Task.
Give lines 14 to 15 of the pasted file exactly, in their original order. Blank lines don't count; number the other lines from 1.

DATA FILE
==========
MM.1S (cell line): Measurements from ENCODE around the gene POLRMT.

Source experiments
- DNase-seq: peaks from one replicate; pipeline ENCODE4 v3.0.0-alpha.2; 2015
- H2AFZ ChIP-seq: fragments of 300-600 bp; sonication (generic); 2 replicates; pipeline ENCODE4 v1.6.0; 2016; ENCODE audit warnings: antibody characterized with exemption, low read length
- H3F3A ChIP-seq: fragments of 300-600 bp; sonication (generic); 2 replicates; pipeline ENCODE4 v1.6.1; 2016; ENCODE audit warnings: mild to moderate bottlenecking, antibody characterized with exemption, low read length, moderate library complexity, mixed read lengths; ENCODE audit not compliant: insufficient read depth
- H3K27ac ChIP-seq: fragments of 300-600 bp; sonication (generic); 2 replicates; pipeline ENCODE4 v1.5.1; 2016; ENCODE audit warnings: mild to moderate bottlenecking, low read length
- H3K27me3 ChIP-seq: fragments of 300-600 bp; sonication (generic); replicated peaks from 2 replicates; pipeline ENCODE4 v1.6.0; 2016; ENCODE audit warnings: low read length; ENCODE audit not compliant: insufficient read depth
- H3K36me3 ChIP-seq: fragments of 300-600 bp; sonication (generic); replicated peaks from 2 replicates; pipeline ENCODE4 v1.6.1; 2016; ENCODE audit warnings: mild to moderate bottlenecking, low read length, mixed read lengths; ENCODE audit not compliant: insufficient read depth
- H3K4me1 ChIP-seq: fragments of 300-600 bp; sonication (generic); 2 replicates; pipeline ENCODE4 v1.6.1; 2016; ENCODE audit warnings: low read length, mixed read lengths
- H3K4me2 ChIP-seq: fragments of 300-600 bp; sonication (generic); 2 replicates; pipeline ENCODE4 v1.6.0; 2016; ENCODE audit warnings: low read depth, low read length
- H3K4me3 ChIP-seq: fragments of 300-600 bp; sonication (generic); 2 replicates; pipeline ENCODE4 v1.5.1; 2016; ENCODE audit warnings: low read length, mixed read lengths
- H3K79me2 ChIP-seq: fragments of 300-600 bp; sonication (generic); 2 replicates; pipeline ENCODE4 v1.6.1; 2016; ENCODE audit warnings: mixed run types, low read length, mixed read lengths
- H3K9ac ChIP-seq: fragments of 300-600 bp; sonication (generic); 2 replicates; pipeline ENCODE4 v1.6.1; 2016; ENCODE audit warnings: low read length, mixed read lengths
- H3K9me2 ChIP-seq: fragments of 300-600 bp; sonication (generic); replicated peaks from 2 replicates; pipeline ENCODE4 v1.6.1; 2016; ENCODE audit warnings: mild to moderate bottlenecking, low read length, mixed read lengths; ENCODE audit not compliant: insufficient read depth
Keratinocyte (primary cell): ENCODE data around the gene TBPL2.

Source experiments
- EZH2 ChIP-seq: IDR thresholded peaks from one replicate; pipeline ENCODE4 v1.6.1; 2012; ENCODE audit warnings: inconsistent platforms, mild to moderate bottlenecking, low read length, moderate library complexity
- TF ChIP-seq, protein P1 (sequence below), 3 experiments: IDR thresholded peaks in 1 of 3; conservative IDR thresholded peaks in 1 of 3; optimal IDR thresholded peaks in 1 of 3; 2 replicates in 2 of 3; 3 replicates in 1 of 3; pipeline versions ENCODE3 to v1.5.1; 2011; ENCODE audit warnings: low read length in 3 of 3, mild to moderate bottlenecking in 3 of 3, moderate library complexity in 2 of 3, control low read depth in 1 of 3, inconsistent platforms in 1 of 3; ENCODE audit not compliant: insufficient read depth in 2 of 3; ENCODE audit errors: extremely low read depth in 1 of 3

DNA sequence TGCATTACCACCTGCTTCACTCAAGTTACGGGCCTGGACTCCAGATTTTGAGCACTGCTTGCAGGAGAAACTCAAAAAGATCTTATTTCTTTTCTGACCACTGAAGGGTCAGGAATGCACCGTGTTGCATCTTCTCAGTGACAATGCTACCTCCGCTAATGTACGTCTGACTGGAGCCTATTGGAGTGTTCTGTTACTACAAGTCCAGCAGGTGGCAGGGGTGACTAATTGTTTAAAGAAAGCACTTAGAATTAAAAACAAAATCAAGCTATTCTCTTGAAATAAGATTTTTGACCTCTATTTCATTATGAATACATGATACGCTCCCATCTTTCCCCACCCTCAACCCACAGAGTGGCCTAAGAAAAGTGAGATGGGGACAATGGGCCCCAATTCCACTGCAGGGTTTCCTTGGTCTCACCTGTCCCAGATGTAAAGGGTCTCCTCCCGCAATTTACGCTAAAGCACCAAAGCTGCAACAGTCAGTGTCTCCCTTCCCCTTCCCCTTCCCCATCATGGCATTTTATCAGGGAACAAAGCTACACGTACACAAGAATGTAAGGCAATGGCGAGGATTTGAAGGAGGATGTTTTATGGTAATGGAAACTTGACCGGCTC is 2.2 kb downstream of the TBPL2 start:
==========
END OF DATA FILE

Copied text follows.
- H3K9me2 ChIP-seq: fragments of 300-600 bp; sonication (generic); replicated peaks from 2 replicates; pipeline ENCODE4 v1.6.1; 2016; ENCODE audit warnings: mild to moderate bottlenecking, low read length, mixed read lengths; ENCODE audit not compliant: insufficient read depth
Keratinocyte (primary cell): ENCODE data around the gene TBPL2.